Patti Abbott: Traverse City Film Festival

In its sixth year in 2010, the Traverse City Film Festival takes place over six days in late July and early August in Traverse City, Michigan, a delightful town near the top of Michigan’s lower peninsula. Founded and run by Michael Moore, other notables such as Larry Charles, Jeff Garlin and Christina Lahti form a board of directors that plans the event. More than seventy-five films were screened (usually several times each) at six theaters this year. The 2010 films included recent high profile films like THE KIDS ARE ALL RIGHT, PLEASE GIVE, THE GIRL WHO PLAYED WITH FIRE, and SOLITARY MAN. The bill is filled out with foreign films from a variety of countries, shorts, documentaries, kid’s movies like MARY POPPINS and THE SECRET OF THE KELLS, classics like DODSWORTH and THE LAST COMMAND. Free films are shown every night on a huge outdoor screen next to the lake. This year those films included HELP, A HARD DAY’S NIGHT, RAISING ARIZONA , TWISTER, and INDIANA JONES AND THE LAST CRUSADE. Free shuttle buses make a continuous circuit of the event. There are also student films, film-making classes, child-care opportunities, an art far, continual free concerts. There are also panels on various themes to attend for free.

To top if off, you are situated on the lakes: both Great and small. You are surrounded by more charming towns with sandy beaches and dunes, fun shops, great food, wineries, miniature golf, fudge, and other summery fare. The people of Traverse City are incredibly helpful and kind. Every film I attended (and the theaters are large) was sold out, but if they can cram you in there they will. There is nothing not to like about this festival. And the average daily temperature in northern Michigan is 78. You should consider making the trek next year.What I saw. There were quite a few films I wish I could have seen but since the trip was a last minute decision, many of those films were sold out or not being shown over our two days in Traverse City. Here’s what we saw.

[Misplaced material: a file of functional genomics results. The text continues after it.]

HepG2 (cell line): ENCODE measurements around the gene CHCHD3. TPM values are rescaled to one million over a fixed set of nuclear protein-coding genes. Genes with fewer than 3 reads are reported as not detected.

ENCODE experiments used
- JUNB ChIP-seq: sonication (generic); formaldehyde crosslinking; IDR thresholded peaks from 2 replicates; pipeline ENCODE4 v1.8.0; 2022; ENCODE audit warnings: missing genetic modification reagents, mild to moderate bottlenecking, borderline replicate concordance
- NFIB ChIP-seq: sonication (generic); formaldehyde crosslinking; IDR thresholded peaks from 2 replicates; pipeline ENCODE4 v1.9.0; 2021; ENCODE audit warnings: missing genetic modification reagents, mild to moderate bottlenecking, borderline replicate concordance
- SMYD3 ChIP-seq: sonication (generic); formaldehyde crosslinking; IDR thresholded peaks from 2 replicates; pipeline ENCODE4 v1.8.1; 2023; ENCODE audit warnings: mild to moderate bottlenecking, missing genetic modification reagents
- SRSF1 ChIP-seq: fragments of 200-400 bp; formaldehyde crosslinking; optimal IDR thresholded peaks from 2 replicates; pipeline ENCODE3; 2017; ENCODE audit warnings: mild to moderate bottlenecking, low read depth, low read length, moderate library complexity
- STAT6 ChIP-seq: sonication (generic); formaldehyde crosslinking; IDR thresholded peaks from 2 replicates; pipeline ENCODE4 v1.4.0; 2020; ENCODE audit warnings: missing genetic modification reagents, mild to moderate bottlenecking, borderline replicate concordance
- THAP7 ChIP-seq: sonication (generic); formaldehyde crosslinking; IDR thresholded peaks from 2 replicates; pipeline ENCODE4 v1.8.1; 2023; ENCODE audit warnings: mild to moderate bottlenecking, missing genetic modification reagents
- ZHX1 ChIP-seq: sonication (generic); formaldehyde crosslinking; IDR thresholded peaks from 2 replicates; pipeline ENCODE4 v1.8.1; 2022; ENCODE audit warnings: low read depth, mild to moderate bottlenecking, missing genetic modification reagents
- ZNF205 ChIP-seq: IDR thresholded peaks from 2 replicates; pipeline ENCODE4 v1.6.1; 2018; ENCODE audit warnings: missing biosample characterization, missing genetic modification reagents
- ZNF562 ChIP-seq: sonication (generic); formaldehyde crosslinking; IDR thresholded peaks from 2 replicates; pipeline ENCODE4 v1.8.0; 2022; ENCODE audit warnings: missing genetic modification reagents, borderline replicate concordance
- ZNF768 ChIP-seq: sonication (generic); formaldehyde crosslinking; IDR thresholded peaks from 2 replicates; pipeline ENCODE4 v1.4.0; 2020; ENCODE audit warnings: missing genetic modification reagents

THE INFIDEL (UK, 2009) 105 minutes. THE INFIDEL is a comedy about a London man (Omid Djalili) who suddenly learns he was born to a Jewish family and only later adopted by Muslims. His identity lies entirely with the Muslim population in London so he must “learn” to be a Jew. Now, Solly Shimshillewitz, he takes advice from a neighboring Jewish cabbie played by Richard Schiff. I found this film to be funny, but also at times cringe-worthy. Stereotypical negative depictions of Jews were tossed like grenades whereas Muslim traditions were treated more carefully. Having said that, the audience seemed to be untroubled by it and laughed their way through it.

THE MISCREANTS OF TALIWOOD (Australia/Pakistan) 2008 was documentary about an Australian film-maker in Pakistan. George Gittoes spent two years in a Taliban-controlled area where a cottage film industry was trying to get started. Their goal was not arthouse films but adventurous one. Its success was routinely threatened by the Taliban’s penchant for burning down the video stores and the film themselves. Scenes of their treatment of women and other scapegoats were sickening. This frightening look at the complete repression and mass murders taking place in this area on the Afghanistan border was marred somewhat by Gittoes himself who insisted on playing a role in the film himself. Sometimes a documentary is not served well by the presence of the film maker and that was the case here.

Now these were not films we’d have chosen had we decided to go a few weeks earlier but both were somewhat entertaining and informative. I don’t want to leave you with the idea that every film had a political agenda. The majority did not.

Our final film, IN THE BEGINNING (France, 2009), was a real gem. A con man (Francois Cluzet) stumbles into a bigger score than he expects when a impoverished town mistakes him for an official from a company due to complete a highway in their town. The town is in dire economic circumstances and needs a project like this to provide jobs. Paul is someone whose life has been spent in isolation and his bogus project a real one as he finds companionship with the people he’d hoped to con. This film was based on a true story and it was exciting, touching, and brilliant.

Consider the Traverse City Film Festival next summer. Lodging is affordable, there is plenty to do with kids, and you will find the climate hospital. It beats the Jersey shore hands down.

Patti Abbott writes crime fiction short stories. She hosts a look at Forgotten Books every Friday with readers, writers and reviewers at She hopes you’ll join in.